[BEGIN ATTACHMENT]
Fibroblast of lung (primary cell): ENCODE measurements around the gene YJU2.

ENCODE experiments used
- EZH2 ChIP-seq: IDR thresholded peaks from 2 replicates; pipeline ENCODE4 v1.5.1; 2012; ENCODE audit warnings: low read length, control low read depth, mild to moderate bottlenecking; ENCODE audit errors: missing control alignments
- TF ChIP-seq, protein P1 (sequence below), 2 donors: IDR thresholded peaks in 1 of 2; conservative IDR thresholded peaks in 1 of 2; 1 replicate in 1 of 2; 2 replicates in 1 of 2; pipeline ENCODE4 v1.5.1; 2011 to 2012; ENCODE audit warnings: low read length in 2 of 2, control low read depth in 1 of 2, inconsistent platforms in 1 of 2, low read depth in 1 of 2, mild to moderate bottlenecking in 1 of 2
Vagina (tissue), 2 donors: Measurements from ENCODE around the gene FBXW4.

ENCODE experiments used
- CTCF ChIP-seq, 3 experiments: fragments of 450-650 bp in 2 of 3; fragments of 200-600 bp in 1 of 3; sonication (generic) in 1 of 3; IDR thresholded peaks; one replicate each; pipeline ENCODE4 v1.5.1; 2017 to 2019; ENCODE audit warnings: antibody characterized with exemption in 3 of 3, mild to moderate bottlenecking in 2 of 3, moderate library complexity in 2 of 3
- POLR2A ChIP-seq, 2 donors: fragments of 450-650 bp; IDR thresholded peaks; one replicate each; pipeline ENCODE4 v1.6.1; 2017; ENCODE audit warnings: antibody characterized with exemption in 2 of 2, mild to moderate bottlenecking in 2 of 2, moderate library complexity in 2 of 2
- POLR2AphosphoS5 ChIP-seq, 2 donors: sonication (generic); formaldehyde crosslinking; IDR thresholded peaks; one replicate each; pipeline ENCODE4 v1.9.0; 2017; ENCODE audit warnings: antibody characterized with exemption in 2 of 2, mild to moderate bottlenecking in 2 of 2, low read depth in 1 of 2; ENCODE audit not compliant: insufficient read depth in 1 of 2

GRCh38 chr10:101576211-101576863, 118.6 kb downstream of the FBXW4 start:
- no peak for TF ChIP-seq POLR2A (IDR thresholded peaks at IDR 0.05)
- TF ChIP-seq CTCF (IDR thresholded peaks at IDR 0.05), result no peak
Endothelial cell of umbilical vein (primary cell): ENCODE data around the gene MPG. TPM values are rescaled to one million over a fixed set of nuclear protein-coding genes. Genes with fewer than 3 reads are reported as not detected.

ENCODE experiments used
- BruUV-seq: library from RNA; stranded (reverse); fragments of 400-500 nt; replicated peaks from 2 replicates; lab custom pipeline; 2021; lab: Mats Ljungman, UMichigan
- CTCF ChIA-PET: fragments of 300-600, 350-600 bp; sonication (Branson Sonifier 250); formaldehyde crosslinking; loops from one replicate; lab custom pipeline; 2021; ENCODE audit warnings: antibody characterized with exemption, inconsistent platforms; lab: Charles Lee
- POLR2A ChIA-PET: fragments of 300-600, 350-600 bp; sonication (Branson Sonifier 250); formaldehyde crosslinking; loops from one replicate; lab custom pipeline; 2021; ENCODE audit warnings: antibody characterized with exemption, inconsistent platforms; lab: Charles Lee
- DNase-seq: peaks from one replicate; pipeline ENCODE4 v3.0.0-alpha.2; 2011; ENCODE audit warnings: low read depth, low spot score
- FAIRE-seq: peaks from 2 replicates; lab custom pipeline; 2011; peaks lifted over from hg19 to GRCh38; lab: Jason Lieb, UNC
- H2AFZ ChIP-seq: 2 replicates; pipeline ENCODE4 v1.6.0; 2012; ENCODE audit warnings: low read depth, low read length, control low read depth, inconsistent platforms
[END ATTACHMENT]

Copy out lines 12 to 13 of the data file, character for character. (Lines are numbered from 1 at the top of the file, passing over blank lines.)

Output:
- TF ChIP-seq CTCF (IDR thresholded peaks at IDR 0.05), result no peak
Endothelial cell of umbilical vein (primary cell): ENCODE data around the gene MPG. TPM values are rescaled to one million over a fixed set of nuclear protein-coding genes. Genes with fewer than 3 reads are reported as not detected.